6. American Heart Association Annual Report 2012-2013

7. Personal email communication, August 12, 2012.

8., accessed March 24, 2014.

9. Personal email communication. October 10, 2011.

10. Marquis, Julie. Kaiser Getting Rid of Tobacco Investments. Los Angeles Times. June 26, 1997.

11. "Medicare Up, Everyone Else Down: The Latest U.S. Drug Spending Data," Drug Channels, January 7, 2014.

12. Largest US Pharmacies Ranked by Total Prescription Revenues, 2013 [Table]. From 2013-14 Economic Report on Retail, Mail, and Specialty Pharmacies, Drug Channels Institute, January 2014.


  1. Adam,

    Thanks for giving this important issue some airtime, and thanks to Dr's Jha and Blum for their efforts. Unfortunately it is exactly this type of public shaming of public corporations that will be necessary to reduce the smoking rate below 18%. Selling cigarettes ensures that people continue to be sick and therefore increases profits directly for pharmacy chains who continue to sell them. The brands of Walgreens, Wal-Mart, Rite-Aid, Kroger, Safeway and the many other pharmacies who continue to sell cigarettes are tarnished as a result. Let's all recognize that, and act on it. CVS deserves our praise--and our business--for taking a real stand for health in America.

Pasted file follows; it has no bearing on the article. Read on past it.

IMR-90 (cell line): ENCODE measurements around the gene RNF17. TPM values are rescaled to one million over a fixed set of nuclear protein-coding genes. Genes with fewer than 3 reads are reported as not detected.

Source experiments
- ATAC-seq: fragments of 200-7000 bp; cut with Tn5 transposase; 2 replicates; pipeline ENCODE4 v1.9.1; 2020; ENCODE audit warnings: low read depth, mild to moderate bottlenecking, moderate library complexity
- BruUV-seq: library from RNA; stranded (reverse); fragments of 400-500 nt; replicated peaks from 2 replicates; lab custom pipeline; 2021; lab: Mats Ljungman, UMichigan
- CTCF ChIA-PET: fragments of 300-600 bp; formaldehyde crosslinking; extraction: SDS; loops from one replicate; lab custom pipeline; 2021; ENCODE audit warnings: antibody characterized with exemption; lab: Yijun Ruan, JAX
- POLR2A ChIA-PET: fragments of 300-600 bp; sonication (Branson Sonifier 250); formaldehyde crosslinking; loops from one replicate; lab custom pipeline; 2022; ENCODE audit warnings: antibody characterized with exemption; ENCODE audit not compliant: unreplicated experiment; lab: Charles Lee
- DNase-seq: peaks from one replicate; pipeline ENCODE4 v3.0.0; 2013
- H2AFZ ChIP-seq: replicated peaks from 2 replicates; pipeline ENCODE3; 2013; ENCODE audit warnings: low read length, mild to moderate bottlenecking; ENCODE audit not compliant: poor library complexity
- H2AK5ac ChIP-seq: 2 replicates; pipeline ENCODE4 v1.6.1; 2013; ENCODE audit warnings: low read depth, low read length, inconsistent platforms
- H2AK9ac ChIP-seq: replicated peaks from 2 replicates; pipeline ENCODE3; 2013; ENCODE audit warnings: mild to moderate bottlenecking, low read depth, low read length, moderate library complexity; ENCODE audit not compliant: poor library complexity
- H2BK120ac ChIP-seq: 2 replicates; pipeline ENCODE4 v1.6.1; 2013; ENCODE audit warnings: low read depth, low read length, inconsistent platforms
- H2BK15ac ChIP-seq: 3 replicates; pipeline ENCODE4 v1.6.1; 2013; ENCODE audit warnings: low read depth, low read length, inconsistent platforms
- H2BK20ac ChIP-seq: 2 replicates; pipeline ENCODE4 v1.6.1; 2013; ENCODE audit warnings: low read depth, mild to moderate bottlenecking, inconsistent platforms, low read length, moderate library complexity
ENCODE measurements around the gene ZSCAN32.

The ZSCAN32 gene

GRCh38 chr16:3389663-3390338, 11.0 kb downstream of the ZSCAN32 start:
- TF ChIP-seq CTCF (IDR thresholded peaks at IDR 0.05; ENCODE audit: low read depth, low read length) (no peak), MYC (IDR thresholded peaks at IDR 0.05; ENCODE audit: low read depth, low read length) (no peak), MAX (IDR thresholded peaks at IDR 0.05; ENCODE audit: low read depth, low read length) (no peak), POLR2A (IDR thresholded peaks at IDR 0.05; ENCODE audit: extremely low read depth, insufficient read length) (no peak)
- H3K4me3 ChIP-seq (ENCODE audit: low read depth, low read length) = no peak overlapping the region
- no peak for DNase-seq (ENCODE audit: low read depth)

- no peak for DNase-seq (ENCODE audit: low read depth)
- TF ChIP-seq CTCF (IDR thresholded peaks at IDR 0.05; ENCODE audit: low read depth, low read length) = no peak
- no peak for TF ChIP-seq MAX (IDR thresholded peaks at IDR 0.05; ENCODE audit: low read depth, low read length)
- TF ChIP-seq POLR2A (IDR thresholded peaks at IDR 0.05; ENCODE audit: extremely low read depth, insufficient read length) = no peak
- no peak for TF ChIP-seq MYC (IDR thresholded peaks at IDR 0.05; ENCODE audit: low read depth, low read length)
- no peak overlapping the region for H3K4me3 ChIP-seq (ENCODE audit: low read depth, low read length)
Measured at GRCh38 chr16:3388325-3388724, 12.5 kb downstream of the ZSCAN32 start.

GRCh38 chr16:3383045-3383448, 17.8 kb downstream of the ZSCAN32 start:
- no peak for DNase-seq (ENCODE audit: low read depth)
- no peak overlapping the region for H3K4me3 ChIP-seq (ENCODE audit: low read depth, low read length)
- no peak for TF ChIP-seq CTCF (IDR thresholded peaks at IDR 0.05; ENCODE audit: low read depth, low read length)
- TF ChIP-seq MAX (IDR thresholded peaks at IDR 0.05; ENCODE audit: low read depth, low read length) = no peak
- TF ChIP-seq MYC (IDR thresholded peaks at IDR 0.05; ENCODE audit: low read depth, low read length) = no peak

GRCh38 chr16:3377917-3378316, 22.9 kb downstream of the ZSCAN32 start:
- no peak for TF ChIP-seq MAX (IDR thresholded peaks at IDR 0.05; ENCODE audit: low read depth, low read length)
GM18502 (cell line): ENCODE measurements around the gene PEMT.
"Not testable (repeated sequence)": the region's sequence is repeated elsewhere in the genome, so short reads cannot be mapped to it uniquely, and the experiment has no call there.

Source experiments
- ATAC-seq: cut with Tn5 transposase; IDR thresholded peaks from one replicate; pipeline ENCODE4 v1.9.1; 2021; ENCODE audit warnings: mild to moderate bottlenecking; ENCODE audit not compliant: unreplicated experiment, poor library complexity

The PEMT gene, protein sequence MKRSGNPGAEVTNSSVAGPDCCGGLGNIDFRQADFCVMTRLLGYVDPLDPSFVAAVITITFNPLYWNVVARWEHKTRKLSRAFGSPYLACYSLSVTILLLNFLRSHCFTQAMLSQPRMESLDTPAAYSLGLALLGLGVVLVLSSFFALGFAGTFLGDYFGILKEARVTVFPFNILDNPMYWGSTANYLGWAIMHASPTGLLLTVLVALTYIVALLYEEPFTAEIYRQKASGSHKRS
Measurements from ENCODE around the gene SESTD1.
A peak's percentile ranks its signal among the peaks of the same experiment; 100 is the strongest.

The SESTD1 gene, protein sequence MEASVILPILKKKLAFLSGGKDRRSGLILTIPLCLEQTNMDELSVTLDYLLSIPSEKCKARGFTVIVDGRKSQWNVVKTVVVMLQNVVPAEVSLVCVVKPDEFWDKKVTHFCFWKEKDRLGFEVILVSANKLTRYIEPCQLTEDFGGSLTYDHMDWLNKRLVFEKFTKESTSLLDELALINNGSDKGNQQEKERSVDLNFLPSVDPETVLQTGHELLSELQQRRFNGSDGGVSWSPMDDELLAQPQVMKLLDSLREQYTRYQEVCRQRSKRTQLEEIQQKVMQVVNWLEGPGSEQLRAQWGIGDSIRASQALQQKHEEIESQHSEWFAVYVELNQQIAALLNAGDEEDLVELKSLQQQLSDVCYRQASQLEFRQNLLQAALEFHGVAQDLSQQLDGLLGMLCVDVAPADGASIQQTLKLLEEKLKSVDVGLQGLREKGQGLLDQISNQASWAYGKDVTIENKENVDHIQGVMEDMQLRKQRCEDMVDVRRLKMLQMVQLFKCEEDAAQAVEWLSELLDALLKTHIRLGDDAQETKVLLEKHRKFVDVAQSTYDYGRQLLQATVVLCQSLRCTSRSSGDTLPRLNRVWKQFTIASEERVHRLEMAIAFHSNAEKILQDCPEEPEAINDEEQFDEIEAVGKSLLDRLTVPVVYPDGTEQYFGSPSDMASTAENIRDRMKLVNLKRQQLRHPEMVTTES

2. This issue has major implications: How does the need for profit -- and Compound Annual Growth Rates (CAGR) for publicly traded firms mesh with professional and ethical responsibilities. Many years ago one of my kids got a summer job at a local chain drug store. Being bright and aggressive, she was soon assigned to the liquor department cash resister. This was also where the store sold lottery tickets and adult magazines such as Playboy.

    She quickly observed that she had been given responsibility for the store's sin venue. To be sure, unlike tobacco all of these can be seen as pastimes having some social value and are not intrinsically harmful.

    But a profound issue for Pharmacy is our responsibility, as health care professionals, for the environments in which we practice. I'm no great fan of CVS, but they deserve kudos for taking the lead on this and kick-starting this debate.